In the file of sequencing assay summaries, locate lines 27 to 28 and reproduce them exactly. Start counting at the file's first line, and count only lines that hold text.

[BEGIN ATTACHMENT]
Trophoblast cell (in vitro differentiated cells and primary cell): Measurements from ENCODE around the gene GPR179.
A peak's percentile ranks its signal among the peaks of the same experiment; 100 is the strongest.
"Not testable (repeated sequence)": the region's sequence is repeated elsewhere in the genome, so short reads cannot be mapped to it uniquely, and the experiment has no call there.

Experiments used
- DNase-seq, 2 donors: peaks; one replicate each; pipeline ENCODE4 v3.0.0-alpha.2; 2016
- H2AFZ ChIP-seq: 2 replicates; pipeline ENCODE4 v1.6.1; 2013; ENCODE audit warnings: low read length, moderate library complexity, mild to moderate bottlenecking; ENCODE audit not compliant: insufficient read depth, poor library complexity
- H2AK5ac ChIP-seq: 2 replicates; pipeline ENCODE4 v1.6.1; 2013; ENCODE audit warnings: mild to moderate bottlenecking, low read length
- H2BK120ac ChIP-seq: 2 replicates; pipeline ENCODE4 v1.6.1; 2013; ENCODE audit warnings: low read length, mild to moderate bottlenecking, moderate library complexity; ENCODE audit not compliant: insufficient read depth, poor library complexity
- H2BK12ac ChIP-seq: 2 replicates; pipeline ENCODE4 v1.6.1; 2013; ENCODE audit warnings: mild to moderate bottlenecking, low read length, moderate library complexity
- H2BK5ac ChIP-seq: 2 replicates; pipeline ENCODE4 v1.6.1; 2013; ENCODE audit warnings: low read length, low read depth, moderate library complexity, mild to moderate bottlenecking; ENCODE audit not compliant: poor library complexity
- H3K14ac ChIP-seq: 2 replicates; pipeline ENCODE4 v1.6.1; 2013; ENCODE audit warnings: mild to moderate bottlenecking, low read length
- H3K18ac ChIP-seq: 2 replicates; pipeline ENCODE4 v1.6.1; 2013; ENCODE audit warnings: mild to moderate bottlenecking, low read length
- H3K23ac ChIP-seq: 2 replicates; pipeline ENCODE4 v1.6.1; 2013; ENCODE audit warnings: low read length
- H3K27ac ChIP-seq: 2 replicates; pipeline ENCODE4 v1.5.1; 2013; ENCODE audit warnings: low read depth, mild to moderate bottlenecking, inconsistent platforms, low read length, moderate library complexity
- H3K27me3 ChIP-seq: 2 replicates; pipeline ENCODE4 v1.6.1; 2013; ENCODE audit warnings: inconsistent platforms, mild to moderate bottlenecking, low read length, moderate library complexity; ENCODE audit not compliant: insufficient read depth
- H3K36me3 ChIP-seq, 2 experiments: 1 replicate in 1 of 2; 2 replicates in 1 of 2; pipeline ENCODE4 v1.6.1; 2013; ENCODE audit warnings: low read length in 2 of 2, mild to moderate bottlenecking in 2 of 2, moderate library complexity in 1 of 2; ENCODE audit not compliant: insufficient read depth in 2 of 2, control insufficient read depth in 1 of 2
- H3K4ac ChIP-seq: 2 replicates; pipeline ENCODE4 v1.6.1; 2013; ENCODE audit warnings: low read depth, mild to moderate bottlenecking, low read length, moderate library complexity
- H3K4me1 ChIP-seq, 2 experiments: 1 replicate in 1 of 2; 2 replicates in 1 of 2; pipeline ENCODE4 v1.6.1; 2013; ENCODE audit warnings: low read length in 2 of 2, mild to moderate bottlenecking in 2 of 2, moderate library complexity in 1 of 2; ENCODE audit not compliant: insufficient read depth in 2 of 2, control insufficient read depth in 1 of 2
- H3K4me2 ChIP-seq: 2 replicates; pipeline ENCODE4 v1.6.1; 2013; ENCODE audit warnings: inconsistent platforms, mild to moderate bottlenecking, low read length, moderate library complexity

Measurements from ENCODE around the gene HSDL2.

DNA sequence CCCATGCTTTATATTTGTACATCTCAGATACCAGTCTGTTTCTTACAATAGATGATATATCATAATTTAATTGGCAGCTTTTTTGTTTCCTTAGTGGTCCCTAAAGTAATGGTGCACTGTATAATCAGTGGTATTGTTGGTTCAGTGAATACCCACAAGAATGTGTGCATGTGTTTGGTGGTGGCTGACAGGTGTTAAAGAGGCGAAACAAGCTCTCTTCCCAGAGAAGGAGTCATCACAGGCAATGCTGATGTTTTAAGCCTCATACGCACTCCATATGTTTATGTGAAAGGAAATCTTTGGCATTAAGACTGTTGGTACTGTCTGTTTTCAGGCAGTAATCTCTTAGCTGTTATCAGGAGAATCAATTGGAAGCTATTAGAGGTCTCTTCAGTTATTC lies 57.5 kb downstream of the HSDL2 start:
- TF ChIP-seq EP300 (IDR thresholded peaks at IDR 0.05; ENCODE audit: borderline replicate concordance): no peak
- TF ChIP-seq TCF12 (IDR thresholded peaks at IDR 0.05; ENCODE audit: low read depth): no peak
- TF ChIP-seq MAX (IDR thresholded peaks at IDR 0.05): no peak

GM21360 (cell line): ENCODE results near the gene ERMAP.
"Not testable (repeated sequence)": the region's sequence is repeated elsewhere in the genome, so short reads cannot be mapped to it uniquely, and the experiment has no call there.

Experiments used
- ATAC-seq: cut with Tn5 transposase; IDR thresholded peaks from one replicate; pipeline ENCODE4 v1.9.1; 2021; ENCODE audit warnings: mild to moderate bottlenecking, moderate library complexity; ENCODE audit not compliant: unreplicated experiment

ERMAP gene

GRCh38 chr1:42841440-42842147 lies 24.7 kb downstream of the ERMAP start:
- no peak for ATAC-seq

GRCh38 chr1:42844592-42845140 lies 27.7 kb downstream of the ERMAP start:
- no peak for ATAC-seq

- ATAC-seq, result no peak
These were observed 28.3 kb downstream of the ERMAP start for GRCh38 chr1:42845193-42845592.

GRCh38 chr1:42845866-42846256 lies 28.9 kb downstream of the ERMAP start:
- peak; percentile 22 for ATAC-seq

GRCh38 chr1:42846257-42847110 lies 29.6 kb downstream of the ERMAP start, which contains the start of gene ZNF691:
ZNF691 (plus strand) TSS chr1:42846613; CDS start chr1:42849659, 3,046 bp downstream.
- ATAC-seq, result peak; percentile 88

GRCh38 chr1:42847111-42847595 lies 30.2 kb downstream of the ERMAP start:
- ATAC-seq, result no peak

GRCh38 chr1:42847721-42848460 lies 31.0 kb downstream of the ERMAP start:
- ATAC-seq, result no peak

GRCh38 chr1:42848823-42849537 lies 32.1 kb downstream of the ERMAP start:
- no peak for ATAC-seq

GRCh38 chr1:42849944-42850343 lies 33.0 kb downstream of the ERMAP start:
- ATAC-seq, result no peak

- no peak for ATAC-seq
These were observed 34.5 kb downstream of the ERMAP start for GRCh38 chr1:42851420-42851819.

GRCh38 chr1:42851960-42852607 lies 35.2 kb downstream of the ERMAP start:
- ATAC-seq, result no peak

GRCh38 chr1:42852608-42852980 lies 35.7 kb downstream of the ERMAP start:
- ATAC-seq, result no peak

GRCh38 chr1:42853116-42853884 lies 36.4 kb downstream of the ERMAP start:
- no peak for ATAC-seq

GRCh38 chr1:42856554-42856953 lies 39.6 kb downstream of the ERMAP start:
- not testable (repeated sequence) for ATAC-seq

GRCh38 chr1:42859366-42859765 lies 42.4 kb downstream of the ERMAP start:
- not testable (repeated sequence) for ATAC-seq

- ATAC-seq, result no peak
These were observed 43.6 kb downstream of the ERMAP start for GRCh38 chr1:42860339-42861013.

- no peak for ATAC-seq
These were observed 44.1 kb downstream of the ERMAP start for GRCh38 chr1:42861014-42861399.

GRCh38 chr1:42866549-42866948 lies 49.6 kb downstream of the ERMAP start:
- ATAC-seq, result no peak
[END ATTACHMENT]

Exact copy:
Experiments used
- ATAC-seq: cut with Tn5 transposase; IDR thresholded peaks from one replicate; pipeline ENCODE4 v1.9.1; 2021; ENCODE audit warnings: mild to moderate bottlenecking, moderate library complexity; ENCODE audit not compliant: unreplicated experiment